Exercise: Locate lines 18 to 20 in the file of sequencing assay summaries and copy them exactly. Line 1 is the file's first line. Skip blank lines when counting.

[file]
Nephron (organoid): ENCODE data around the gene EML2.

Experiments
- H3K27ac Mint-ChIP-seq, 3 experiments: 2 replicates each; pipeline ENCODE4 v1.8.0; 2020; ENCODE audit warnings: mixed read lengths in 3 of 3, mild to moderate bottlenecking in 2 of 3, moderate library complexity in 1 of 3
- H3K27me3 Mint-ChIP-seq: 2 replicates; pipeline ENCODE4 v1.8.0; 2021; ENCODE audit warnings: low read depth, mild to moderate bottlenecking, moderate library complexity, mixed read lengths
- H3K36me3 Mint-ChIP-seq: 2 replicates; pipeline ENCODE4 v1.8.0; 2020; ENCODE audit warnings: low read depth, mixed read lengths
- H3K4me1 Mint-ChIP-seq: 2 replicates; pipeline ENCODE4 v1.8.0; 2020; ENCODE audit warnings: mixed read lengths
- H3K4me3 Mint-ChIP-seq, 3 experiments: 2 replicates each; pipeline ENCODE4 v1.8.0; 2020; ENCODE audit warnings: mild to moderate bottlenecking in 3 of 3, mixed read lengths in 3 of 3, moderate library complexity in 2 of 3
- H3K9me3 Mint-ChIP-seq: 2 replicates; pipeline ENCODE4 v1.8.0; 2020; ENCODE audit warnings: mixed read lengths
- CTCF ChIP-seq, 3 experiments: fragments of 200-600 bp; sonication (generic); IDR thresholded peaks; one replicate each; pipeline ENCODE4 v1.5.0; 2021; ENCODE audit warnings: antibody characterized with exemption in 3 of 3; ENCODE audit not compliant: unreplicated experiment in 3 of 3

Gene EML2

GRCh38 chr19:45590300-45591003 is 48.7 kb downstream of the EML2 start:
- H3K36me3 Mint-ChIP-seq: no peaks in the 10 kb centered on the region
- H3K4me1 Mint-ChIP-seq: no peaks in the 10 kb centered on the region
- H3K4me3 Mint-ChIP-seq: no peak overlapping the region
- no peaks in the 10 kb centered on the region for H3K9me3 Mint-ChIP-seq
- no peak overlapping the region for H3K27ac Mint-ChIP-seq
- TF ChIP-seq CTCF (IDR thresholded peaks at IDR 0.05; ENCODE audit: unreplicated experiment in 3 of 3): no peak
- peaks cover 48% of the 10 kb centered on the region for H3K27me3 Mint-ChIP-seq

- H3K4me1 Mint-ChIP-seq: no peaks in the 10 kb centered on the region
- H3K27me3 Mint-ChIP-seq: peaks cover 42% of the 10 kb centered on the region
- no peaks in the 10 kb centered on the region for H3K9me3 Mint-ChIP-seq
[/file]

- peaks cover 48% of the 10 kb centered on the region for H3K27me3 Mint-ChIP-seq

- H3K4me1 Mint-ChIP-seq: no peaks in the 10 kb centered on the region
- H3K27me3 Mint-ChIP-seq: peaks cover 42% of the 10 kb centered on the region